Bill Gates once said, “As we look ahead into the next century, leaders will be those who empower others.” True leadership is about empowering other people.
If you want to change “the world,” you must empower people, you must enable people to take action, and this article will show you how.
The 3 Signs of a Great Leader:
1. Great Leaders Provide Clear Direction
The first sign of a great leader is that they provide clear direction; they know exactly what they want to accomplish, and how they want to accomplish it. Therefore, those that follow know exactly where to go and how to get to the goal.
The leader is the “conductor” of the train…those that follow are the train. If the followers don’t have a track to run on, they will derail.
Those who you are leading should be given a track, or a script to operate by. The script doesn’t need to account for every possible scenario, but it should guide followers through key and critical scenarios to assist them on their journey. This is the responsibility of the leader.
As the leader, your vision must be scripted and passed down. Only then can others be expected to follow the vision.
Have you scripted the critical steps that your team needs to follow? Do they know exactly what they need to do? Do they have a written plan that they are following?
…But knowing how to get to a goal isn’t enough; your team has to be sufficiently motivated to succeed, which brings me to my next point.
2. Great Leaders Provide Significant Motivation
If you want your team to do what’s never been done before, you must motivate them in a way that you’ve never motivated them before.
“Shamu” is the name given to killer whales that perform amazing stunts during the “SeaWorld” amusement park shows. But these killer whales don’t perform these amazing stunts because their trainers are constantly complaining when they don’t get their stunts right. The whales don’t give in to the pressure caused by their trainers’ complaining, and then finally decide to perform extraordinarily well.
No, their trainers motivate them; they constantly reward them when they do things right.
There’s a very good chance that your team is doing something right. If you want them to do more of the “right” activities, then you need to recognize the good that they’re currently doing; praise them for that.
Don’t demoralize them! Praise their good activities, and their improvements, over and over again. Reward the good “enough” and that’s all they’ll want to do. If you wait until they achieve the final goal to reward them, you may be waiting a very long time. If “Shamu’s” trainer would have waited until Shamu did a somersault before rewarding her, that somersault would have never happened.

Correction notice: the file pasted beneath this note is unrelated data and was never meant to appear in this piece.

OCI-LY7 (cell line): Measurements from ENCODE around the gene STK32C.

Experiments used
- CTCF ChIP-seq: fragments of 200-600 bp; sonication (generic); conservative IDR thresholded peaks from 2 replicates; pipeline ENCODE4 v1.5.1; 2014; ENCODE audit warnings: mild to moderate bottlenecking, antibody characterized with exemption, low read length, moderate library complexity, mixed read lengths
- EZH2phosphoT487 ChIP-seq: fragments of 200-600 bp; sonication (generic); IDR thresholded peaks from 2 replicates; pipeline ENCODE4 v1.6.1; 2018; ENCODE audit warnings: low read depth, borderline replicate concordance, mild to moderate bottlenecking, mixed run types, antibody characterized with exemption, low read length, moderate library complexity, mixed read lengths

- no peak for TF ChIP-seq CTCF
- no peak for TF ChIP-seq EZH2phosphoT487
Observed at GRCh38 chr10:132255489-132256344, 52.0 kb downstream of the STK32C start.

They use mango (the fruit) to teach monkeys how to skateboard. They reward them at every turn of the process, and it’s said that it takes a lot of mango to teach a monkey how to skateboard.
If you’re leading change, it’s going to take a lot of mango, a lot of motivation, a lot of praise, a lot of noticing the “right” things. And if you’re willing to “give-up” the mango…people will reward you with unprecedented progress.
3. Great Leaders Clear the Path
A leader should lead by example.
A leader should lead because they’ve been where their team, or their followers, are trying to go (even if they’ve only been their briefly). A leaders is someone who is further along on the path, this is how they are able to lead.
Because the leader has been where others are trying to go, they have knowledge that others don’t have, they have insight that others are not privy to. This insight should be utilized to clear the path for those who are following them.
The purpose of insight is to ease the path. The leader goes ahead into “the jungle of life or business” and chops down the trees that would prohibit his or her team from traveling a smooth path.
The leader may not chop down every tree, but they make a valiant effort to clear the path so that their troops can follow a path with minimal hindrances; this is called servant leadership – you lead by serving the people. You lead by simplifying the process!
Colin Powell said, “Great leaders are almost always great simplifiers…”
As an example, I go to the bank to make a deposit. The bank no longer requires me to fill out a deposit form, they no longer ask for my identification, I just swipe my debit card, give them my money, and I’m done. What a simple process.
With another bank, you take a picture of your check (with your smartphone) and the deposit is made.
The leaders of the bank are leading their followers, their customers, down a path of loyalty to them. They have anticipated potential barriers and hindrances to that loyalty, and they are clearing the path to ensure a clear path to success for them, their customers, and their shareholders.
Are you clearing the path of those that follow your lead, are you making it simple for them to succeed; as a leader that’s what you’re responsible for. You never want to complicate the path; you always want to simplify it.
Let’s recap: When leading you must — provide clear, specific, written directions; you must provide motivation and you must not dishearten or discourage, and finally you must clear the path and simplify the process for those who are following.
Photo Cred: WovenChurch.org